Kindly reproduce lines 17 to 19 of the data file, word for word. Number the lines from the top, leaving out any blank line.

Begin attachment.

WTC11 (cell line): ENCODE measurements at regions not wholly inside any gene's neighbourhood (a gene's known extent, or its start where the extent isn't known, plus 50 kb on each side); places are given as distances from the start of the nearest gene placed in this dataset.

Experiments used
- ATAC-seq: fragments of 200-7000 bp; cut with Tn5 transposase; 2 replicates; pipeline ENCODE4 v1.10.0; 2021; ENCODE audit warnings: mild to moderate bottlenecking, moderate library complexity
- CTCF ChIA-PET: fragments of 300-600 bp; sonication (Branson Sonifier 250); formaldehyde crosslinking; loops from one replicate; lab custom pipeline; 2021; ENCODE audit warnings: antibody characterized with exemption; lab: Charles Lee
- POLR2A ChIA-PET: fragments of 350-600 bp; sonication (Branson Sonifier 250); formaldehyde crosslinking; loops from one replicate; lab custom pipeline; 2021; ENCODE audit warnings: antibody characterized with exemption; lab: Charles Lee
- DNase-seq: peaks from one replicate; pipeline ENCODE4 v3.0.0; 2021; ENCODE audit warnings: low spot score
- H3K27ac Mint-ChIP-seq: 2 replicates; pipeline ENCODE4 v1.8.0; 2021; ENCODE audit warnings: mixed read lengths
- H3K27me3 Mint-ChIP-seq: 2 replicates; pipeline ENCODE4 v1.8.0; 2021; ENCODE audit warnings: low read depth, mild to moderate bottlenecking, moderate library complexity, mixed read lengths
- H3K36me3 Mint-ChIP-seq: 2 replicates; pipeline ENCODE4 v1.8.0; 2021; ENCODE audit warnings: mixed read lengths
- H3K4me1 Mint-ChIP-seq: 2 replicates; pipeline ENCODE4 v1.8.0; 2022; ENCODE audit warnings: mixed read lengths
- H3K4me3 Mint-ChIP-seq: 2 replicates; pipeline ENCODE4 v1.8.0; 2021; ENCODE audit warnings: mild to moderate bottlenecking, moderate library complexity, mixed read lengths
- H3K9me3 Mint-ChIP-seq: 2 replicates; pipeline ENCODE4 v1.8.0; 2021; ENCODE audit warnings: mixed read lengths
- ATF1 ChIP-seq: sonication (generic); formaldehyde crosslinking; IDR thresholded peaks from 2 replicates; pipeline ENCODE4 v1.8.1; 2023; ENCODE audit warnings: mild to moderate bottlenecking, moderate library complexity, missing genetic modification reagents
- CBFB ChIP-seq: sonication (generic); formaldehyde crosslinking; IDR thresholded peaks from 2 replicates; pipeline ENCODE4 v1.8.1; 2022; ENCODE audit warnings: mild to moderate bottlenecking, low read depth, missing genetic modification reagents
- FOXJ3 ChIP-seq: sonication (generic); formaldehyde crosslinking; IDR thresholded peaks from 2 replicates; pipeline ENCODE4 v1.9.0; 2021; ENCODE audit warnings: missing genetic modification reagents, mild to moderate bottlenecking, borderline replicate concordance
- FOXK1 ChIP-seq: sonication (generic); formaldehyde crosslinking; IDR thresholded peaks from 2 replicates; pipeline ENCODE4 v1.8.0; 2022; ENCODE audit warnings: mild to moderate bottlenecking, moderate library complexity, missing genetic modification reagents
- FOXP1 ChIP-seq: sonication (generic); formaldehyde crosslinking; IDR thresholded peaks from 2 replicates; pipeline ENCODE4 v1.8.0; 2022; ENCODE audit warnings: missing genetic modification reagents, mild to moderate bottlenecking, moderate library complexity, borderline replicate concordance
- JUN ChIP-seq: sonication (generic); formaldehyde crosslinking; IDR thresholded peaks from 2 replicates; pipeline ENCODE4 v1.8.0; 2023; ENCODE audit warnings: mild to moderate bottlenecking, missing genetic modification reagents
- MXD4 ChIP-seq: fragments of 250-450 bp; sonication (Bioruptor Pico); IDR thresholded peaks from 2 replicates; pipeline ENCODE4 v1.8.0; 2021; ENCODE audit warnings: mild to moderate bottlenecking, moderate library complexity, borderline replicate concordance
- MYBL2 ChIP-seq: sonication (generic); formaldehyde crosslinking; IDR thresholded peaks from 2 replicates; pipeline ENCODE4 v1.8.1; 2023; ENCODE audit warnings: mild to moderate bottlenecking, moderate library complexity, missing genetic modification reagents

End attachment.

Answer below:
- FOXP1 ChIP-seq: sonication (generic); formaldehyde crosslinking; IDR thresholded peaks from 2 replicates; pipeline ENCODE4 v1.8.0; 2022; ENCODE audit warnings: missing genetic modification reagents, mild to moderate bottlenecking, moderate library complexity, borderline replicate concordance
- JUN ChIP-seq: sonication (generic); formaldehyde crosslinking; IDR thresholded peaks from 2 replicates; pipeline ENCODE4 v1.8.0; 2023; ENCODE audit warnings: mild to moderate bottlenecking, missing genetic modification reagents
- MXD4 ChIP-seq: fragments of 250-450 bp; sonication (Bioruptor Pico); IDR thresholded peaks from 2 replicates; pipeline ENCODE4 v1.8.0; 2021; ENCODE audit warnings: mild to moderate bottlenecking, moderate library complexity, borderline replicate concordance